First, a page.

The Ordnance Survey maps of West Wales show a dashed line running from south to north, sometimes on the course of modern roads, sometimes over hills and moorland, sometimes raised on a causeway, sometimes disappearing from view. It is labelled as ‘Sarn Helen’, often with ‘ROMAN ROAD’ in bold lettering beside. But was this route, and other Welsh tracks of the same name, Roman in origin? And how did it come to be called Sarn Helen?
Sarn Helen above the Vale of Neath (Image © Kev Griffin)
Sarn Helen describes the 160 mile (260km) long route between Carmarthen in the south of Wales, and Aberconwy in the north. It passes several Roman forts, the ancient gold mine at Dolaucothi, some important ecclesiastic places such as Strata Florida, and the supposed burial place of the sixth century poet Taliesin. There are however other routes referred to as Sarn Helen, including a stretch from Neath into the Brecon Beacons. Many commentators therefore refer to a network of ancient trackways rather than a single road.
As to why Sarn Helen is so-named, this is a “tantalising mystery” according to one author. The Sarn part is relatively straightforward, as the Welsh word sarn or sarnau means ‘causeway’ or ‘pavement’. This implies a constructed road, as opposed to a worn earthen track. The Helen part is more elusive, and many different solutions have been suggested over the years…
Welsh language corruption?
One theory for the origin of ‘Sarn Helen’ is that it is simply a corruption of the Welsh language. For example, it could be corruption of a Sarn-y-Lleng or ‘Road of the Legion’ (Lleng meaning ‘legion’ in Welsh). Other possibilities are that it derives from sarn hoelen meaning ‘paved causeway’, from the word halen (sea, salt), or from the word elin, meaning ‘elbow’, ‘angle’ or ‘bend’. This last one is because unlike many Roman roads, Sarn Helen rarely seems to go in a straight line.
A section of Sarn Helen near Betws-y-Coed (Image © Jeremy Bolwell)
But was Sarn Helen built by the Romans? The Romans were certainly active in Wales, and the main Sarn Helen route formed the western side of a rectangle, taking in the Roman forts at Caernarfon, Chester, Wroxeter, Usk, Carleon, Brecon and Carmarthen. However, there are said to be virtually no written records to describe the actual construction of the Roman roads in Britain, and several authors have suggested that the Romans simply improved or paved the existing British trackways. What’s more, there are – in the words of one author – some “more romantic explanations” as to how the name Sarn Helen might have arisen…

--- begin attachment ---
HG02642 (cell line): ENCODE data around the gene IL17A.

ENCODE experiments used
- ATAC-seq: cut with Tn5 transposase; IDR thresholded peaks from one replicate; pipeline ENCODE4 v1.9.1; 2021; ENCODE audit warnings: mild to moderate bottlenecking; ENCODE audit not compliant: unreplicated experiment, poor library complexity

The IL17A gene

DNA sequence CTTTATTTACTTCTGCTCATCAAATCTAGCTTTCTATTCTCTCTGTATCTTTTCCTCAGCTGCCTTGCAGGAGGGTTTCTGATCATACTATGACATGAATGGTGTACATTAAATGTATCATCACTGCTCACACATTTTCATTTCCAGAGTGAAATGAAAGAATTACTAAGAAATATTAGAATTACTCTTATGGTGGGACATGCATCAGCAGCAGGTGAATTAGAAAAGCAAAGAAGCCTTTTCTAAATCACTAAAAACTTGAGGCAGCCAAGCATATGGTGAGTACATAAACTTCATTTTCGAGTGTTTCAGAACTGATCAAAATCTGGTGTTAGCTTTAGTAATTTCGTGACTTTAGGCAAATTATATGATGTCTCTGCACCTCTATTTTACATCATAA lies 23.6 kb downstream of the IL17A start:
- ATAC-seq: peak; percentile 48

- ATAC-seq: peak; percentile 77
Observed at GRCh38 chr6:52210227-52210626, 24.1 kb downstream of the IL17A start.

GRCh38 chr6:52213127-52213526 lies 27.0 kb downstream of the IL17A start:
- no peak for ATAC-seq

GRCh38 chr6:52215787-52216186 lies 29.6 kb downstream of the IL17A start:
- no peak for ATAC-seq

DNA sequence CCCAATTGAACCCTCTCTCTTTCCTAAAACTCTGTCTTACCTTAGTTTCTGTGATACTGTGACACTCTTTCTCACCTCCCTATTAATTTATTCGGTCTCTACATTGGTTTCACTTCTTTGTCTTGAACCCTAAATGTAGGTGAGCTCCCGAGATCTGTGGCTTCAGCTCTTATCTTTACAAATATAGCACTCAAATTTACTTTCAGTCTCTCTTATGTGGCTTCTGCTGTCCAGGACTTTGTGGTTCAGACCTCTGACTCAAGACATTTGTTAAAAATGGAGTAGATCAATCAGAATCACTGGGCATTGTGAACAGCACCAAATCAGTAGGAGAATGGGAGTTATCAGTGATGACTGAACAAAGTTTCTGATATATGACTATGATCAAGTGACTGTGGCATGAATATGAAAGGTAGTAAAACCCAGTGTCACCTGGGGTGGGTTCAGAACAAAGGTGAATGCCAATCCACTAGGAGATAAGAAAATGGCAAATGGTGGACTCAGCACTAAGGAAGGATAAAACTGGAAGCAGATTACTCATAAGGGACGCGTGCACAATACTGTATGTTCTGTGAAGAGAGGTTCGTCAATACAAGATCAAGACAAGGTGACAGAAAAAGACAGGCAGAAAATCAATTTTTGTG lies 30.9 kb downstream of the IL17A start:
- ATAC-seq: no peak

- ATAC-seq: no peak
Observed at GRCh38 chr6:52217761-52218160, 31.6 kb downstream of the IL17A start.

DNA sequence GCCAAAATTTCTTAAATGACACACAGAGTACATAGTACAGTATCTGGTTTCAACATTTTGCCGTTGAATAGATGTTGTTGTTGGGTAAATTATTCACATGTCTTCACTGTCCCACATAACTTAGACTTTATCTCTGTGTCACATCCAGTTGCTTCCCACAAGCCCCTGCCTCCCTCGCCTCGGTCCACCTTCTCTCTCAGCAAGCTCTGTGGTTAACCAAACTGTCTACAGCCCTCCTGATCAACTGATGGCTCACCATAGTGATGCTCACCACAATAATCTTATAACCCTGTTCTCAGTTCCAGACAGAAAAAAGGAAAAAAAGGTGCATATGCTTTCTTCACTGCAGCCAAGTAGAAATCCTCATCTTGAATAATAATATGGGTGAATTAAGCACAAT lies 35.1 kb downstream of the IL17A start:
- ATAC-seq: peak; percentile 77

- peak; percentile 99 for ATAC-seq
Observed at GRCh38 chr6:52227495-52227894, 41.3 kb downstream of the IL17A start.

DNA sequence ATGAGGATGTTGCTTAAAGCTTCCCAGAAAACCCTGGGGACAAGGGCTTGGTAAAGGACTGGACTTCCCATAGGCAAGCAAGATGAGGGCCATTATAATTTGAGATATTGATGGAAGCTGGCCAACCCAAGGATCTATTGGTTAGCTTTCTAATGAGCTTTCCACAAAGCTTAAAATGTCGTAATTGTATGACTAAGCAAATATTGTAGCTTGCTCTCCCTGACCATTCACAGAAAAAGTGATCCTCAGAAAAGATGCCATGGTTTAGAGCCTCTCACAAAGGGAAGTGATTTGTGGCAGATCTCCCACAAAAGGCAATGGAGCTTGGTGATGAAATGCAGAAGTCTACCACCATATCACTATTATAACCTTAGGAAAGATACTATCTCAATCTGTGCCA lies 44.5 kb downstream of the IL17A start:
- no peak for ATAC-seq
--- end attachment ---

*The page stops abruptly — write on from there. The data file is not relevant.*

Named after Helen or Elen?
The most well known explanation for Sarn Helen is that it was named after a female figure called Helen or Elen. Note: Helen is the anglicised or Christianised version of Elen, and many holy wells and springs dedicated to Elen, or Elena, were later re-dedicated to Helen. So we could be looking for a Helen or an Elen, in the realms of history, or alternatively in the realms of myth and legend.
The first contender is Elen Luyddog, or ‘Elen of the Hosts’, who was also known as Saint Elen of Caernarfon (born c. 340, died c. 388). This Elen features in a story in the Mabinogion called ‘The Dream of Macsen Wledig’. In the story, a Roman Emperor called Macsen was once out hunting when he lay down in the warm sun and dreamt about a beautiful maiden who lived in a castle on an island, beyond a high mountain. To cut a long story short, Macsen’s messengers eventually found this maiden on the Isle of Anglesey off the coast of Wales. She was Elen, daughter of a chieftain of Caernarfon. Macsen journeys to meet Elen, and they end up getting married. After Elen had arranged for her father to hold Britain on behalf of her new husband, the Mabinogion states…